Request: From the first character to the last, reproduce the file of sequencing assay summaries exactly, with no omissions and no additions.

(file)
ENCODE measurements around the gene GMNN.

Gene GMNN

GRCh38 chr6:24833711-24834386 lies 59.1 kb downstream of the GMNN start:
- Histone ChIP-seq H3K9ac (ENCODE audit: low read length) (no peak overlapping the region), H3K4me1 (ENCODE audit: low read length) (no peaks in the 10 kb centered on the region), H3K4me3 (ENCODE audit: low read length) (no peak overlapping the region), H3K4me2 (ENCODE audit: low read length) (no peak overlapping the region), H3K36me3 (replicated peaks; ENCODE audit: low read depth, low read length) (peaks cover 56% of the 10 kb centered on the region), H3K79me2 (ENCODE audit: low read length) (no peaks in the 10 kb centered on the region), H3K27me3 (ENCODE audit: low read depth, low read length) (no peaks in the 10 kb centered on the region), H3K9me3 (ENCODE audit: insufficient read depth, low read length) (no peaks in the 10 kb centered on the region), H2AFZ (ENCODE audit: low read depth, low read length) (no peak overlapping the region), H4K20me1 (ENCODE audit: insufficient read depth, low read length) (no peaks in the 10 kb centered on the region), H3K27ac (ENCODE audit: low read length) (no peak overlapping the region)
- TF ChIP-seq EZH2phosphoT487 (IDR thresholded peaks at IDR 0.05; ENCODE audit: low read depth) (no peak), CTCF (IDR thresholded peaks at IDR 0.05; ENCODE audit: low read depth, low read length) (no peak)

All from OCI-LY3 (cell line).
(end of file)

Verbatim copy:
ENCODE measurements around the gene GMNN.

Gene GMNN

GRCh38 chr6:24833711-24834386 lies 59.1 kb downstream of the GMNN start:
- Histone ChIP-seq H3K9ac (ENCODE audit: low read length) (no peak overlapping the region), H3K4me1 (ENCODE audit: low read length) (no peaks in the 10 kb centered on the region), H3K4me3 (ENCODE audit: low read length) (no peak overlapping the region), H3K4me2 (ENCODE audit: low read length) (no peak overlapping the region), H3K36me3 (replicated peaks; ENCODE audit: low read depth, low read length) (peaks cover 56% of the 10 kb centered on the region), H3K79me2 (ENCODE audit: low read length) (no peaks in the 10 kb centered on the region), H3K27me3 (ENCODE audit: low read depth, low read length) (no peaks in the 10 kb centered on the region), H3K9me3 (ENCODE audit: insufficient read depth, low read length) (no peaks in the 10 kb centered on the region), H2AFZ (ENCODE audit: low read depth, low read length) (no peak overlapping the region), H4K20me1 (ENCODE audit: insufficient read depth, low read length) (no peaks in the 10 kb centered on the region), H3K27ac (ENCODE audit: low read length) (no peak overlapping the region)
- TF ChIP-seq EZH2phosphoT487 (IDR thresholded peaks at IDR 0.05; ENCODE audit: low read depth) (no peak), CTCF (IDR thresholded peaks at IDR 0.05; ENCODE audit: low read depth, low read length) (no peak)

All from OCI-LY3 (cell line).